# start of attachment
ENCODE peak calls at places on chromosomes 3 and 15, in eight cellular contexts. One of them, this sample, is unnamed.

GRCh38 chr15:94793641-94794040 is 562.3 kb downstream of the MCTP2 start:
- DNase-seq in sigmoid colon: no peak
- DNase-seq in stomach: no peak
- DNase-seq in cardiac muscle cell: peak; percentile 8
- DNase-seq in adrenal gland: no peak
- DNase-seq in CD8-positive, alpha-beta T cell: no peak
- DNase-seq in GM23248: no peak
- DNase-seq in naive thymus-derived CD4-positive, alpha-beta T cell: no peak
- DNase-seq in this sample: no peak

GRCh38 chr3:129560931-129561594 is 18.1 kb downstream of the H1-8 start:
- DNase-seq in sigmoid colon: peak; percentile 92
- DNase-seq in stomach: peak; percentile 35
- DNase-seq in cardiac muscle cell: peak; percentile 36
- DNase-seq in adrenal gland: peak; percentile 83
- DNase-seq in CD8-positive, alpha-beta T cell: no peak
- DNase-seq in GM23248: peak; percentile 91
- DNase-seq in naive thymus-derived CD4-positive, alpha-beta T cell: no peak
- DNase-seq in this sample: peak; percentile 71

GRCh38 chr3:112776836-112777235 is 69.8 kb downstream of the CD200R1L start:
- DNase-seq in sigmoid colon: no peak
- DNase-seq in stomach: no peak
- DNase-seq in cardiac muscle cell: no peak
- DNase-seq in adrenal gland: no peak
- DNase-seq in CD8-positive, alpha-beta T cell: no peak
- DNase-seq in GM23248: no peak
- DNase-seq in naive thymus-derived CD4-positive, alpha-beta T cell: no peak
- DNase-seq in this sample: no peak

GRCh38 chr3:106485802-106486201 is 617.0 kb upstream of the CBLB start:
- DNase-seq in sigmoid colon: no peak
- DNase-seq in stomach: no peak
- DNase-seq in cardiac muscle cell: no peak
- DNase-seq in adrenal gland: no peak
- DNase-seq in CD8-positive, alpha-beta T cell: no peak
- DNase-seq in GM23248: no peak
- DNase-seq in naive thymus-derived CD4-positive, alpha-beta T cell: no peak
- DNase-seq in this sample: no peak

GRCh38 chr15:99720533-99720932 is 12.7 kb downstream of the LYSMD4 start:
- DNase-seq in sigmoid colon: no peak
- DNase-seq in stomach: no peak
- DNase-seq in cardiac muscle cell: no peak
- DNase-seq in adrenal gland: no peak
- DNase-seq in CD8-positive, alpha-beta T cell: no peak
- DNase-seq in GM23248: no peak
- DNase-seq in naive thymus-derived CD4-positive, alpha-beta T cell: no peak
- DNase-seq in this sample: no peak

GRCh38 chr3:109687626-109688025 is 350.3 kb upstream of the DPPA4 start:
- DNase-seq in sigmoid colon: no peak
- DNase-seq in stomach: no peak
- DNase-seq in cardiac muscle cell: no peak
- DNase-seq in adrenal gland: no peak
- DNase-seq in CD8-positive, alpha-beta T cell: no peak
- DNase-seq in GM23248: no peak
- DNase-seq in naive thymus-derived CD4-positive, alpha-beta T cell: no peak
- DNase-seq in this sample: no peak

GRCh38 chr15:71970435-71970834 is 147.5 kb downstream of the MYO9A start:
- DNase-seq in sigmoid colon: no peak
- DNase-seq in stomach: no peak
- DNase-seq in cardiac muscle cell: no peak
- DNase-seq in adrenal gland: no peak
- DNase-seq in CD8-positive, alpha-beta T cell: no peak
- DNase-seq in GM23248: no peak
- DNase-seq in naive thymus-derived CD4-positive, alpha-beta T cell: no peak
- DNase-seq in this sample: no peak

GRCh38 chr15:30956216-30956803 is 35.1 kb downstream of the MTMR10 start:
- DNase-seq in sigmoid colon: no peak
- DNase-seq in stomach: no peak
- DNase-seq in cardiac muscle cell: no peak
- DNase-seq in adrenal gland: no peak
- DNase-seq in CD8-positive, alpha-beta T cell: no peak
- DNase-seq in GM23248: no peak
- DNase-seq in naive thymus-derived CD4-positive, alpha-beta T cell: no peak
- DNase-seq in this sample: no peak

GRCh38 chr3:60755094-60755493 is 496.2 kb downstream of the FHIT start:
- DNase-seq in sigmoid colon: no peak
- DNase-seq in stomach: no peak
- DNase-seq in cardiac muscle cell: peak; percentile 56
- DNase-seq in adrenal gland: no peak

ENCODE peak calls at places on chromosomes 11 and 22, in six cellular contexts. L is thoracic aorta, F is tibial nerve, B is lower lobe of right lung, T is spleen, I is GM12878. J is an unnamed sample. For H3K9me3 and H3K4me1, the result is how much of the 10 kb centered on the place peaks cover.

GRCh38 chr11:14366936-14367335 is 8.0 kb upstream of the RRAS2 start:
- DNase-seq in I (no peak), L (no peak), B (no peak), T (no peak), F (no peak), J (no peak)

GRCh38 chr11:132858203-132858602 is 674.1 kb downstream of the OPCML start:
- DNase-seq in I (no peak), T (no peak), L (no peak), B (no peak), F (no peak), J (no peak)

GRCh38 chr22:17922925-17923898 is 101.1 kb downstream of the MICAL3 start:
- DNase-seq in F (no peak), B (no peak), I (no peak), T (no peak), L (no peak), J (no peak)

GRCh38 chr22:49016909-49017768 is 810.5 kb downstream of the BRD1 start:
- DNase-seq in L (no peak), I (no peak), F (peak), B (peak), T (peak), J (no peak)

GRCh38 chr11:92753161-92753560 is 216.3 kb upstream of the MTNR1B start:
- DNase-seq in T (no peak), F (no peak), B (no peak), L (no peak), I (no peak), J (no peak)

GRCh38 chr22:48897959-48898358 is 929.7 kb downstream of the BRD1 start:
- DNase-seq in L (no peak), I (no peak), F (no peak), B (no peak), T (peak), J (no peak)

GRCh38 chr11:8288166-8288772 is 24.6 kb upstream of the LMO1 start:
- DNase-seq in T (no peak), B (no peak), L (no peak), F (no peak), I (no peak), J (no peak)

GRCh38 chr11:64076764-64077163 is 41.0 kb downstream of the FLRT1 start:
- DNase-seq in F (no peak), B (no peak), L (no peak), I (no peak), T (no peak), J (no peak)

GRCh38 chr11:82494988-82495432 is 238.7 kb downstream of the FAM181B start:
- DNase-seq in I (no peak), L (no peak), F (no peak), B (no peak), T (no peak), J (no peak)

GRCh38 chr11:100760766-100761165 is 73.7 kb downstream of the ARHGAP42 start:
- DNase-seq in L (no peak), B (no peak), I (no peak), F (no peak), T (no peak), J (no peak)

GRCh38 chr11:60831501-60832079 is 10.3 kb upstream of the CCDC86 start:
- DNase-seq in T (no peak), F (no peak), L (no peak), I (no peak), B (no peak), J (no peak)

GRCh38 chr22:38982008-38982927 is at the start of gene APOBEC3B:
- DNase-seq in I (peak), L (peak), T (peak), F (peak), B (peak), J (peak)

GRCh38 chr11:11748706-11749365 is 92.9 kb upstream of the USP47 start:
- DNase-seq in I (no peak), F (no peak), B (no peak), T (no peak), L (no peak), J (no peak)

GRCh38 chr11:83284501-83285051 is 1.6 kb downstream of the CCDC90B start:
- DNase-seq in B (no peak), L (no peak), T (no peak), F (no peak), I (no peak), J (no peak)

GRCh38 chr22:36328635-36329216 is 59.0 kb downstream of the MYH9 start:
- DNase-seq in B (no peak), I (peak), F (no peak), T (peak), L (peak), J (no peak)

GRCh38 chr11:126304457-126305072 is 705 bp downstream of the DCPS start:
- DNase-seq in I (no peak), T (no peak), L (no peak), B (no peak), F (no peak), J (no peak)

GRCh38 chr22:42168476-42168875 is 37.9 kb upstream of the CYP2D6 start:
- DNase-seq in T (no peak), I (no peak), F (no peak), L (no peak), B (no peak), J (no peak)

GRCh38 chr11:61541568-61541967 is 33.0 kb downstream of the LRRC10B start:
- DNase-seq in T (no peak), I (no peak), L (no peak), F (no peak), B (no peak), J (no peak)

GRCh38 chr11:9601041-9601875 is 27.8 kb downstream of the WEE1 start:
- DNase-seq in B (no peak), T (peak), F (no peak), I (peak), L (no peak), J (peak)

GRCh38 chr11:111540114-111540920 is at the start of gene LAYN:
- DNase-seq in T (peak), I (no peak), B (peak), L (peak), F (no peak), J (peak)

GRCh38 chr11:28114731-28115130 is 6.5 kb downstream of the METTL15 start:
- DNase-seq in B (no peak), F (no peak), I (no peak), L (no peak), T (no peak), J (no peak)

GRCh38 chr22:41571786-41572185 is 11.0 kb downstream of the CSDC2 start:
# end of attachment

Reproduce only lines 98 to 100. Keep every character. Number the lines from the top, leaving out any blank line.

GRCh38 chr11:100760766-100761165 is 73.7 kb downstream of the ARHGAP42 start:
- DNase-seq in L (no peak), B (no peak), I (no peak), F (no peak), T (no peak), J (no peak)

GRCh38 chr11:60831501-60832079 is 10.3 kb upstream of the CCDC86 start: